Introduction: How to Make a Keychain

Have you ever been to a gift shop and find the section where all the souvenir key chains hang? You dive into them searching for your name and sadly come up empty handed. Well say goodbye to all that disappointment about not being able to find your name on one of those key chains, because today I will be showing you how to digitally design and 3D print your very own unique key chain. Let's get started!

Step 1: Make a Free Tinkercad Account

Before we can start, there has to be a few smaller steps done first.

In this process we will be using a free online designing tool called Tinkercad. This site is an incredibly easy-to-use 3D design platform which then makes our model ready to be exported to a 3D printer.

For the link to the website click here

Once you access the website you will find in the upper right hand corner a button to sign up for an account. Click on that and it will send you to a new window where you can set up a free account.

Once you have made your account you will be directed to a new page with a tab that says "create new design" this is where you want to go to next to start your design!

Step 2: Familiarize Yourself With the Program

There are many tutorials you can view as a new user in order to get yourself more comfortable with using TinkerCAD. Take your time looking through each design tool and all the shape options available for you to use.

After going through all or as many of the tutorials as you like, you will then be directed to a new page where you can find a tab that says, "Create New Design". This is the button you want to press so that you can start working on your design.

Step 3: Start Designing!

After clicking the "Create New Design" tab you will then see a blank grid. This grid is your workplace where all the fun creative magic happens.

Our keychain building process begins now!

Step 4: Pick the Correct Shape

To start go to the "Basic Shapes" tab.

There are a variety of shapes to choose from, but in this design you will first need to select the cube or "box" shape.

Click on it and drag it to the center of the workplane.

Step 5: Find the Right Size

So now you have this box on your screen, but what do you do next?

Drag your mouse over the box towards the small white dots located on the corners of the box.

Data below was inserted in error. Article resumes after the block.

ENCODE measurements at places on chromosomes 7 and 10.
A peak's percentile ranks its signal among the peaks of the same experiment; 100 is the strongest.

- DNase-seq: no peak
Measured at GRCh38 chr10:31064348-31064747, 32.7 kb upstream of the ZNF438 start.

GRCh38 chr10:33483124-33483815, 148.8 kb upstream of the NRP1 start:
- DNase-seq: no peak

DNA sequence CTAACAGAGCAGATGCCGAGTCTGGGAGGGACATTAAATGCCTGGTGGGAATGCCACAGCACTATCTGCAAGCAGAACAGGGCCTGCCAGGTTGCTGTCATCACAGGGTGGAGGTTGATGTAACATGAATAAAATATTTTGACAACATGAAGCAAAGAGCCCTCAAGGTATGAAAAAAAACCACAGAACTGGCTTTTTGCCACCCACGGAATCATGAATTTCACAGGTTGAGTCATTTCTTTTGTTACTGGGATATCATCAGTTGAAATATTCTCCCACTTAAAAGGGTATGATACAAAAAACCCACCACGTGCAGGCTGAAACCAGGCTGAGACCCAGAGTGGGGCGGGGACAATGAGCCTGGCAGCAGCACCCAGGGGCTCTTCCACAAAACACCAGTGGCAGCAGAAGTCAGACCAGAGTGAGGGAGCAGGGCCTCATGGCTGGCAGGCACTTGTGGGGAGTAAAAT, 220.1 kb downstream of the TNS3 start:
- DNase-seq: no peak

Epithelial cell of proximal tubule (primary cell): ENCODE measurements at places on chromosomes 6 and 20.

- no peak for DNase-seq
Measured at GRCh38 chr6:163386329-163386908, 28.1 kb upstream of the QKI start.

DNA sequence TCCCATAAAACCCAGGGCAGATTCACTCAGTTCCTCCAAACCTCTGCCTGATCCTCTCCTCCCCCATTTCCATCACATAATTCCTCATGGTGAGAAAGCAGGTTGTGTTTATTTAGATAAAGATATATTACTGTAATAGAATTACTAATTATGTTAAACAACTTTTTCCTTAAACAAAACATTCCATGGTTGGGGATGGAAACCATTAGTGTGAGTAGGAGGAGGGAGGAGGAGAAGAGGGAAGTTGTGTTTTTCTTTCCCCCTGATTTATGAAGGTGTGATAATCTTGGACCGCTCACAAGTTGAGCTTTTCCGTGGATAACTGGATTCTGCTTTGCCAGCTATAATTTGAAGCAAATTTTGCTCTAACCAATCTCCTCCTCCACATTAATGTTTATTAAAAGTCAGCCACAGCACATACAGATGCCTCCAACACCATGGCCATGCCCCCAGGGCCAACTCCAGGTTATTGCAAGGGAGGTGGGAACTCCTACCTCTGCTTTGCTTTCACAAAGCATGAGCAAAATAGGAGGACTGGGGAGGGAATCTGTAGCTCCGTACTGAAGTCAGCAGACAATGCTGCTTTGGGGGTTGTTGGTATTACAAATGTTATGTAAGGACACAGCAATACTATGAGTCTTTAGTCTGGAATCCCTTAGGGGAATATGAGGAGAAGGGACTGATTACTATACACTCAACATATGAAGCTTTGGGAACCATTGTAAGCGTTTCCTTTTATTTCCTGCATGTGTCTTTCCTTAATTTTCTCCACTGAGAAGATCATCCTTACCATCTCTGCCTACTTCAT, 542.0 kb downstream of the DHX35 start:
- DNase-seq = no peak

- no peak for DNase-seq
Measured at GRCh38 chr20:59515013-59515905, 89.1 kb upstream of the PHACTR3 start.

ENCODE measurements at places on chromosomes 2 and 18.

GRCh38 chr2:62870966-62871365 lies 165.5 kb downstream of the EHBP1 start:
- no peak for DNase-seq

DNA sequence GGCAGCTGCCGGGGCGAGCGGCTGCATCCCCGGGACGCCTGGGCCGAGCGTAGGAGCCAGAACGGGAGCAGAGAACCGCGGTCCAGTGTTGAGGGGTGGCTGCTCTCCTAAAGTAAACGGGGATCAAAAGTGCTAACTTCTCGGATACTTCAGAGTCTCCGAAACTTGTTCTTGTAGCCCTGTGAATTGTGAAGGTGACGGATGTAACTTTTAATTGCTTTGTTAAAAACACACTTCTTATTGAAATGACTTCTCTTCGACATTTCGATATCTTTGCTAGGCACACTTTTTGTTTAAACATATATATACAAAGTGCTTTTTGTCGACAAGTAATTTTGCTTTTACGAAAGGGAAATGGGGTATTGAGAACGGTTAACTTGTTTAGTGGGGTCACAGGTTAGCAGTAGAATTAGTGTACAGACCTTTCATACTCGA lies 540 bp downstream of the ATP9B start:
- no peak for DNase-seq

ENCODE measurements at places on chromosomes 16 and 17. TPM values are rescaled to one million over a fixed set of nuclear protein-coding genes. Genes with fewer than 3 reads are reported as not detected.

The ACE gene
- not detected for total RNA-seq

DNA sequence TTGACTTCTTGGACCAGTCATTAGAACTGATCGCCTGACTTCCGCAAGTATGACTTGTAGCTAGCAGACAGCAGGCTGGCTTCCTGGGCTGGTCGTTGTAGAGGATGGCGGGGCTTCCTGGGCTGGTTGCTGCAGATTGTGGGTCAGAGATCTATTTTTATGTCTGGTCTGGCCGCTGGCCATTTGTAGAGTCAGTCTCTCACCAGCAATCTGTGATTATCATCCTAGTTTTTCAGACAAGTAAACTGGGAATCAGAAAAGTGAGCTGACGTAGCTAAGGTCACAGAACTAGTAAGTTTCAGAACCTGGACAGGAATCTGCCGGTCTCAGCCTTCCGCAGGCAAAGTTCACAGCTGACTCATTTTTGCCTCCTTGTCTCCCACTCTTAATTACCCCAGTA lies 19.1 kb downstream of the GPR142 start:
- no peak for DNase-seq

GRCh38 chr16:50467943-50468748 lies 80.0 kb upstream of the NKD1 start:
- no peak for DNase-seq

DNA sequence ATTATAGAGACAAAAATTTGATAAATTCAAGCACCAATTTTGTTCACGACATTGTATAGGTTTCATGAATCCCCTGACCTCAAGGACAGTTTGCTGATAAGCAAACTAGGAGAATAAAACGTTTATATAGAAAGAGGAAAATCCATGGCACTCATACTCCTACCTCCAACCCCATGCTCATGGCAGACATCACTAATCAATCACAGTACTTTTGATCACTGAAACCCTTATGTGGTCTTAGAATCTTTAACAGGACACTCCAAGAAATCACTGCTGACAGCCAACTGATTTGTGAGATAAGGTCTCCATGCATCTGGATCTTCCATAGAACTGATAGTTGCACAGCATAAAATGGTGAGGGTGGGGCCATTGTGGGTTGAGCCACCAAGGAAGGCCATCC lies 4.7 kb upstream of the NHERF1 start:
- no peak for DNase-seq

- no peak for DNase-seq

Click on one of these white dots. You can drag it around to either make your box longer or shorter.

In this case you want to elongate the box by dragging the white corner dot out to whatever size you like. In my example I stretch it out to 55mm in length.

Once that is done you can next make the now rectangle shape thinner by dragging the center white dot down to 3mm.

Step 6: Select Next Shape

Great, so you have the rectangular part of the keychain done.

The next component is the rounded top where eventually you attach your keychain to your keys (wow what a concept)

To make that rounded top part you will need to select the cylinder shape and drag it out next to your rectangle.

Step 7: Select the Right Size

Edit the size of your cylinder by clicking on the white corner boxes and dragging them with your mouse.

The height should be 3mm, which is the same height as your rectangle.

You want to move that cylinder over your rectangle so that the cylinder is about half way covered.

You can rotate your view point of your design by moving the white 3D cube that is in the upper left hand corner with the different labeled faces: "top" , "front" , "left" , "right", "back", and "bottom". Pick "top" to view your shape so far from an aerial view. It might make it easier for you to see if your cylinder is actually half over your rectangle or not.

Step 8: Group Your Shapes Together

Click on either one of your shapes and then find the icon in the upper right corner where the other tools are located.

The icon is called "Group"

Click that icon so that now your two shapes merge into one unified object.

Step 9: Make the Keychain Hole

As of now you have a solid interesting look shape on your screen. It is getting closer to the appearance of a keychain, but there is still the missing hole in the top of the keychain.

To fix this you need to select another cylinder.

Once you drag out the cylinder change the size to 10 x 10mm.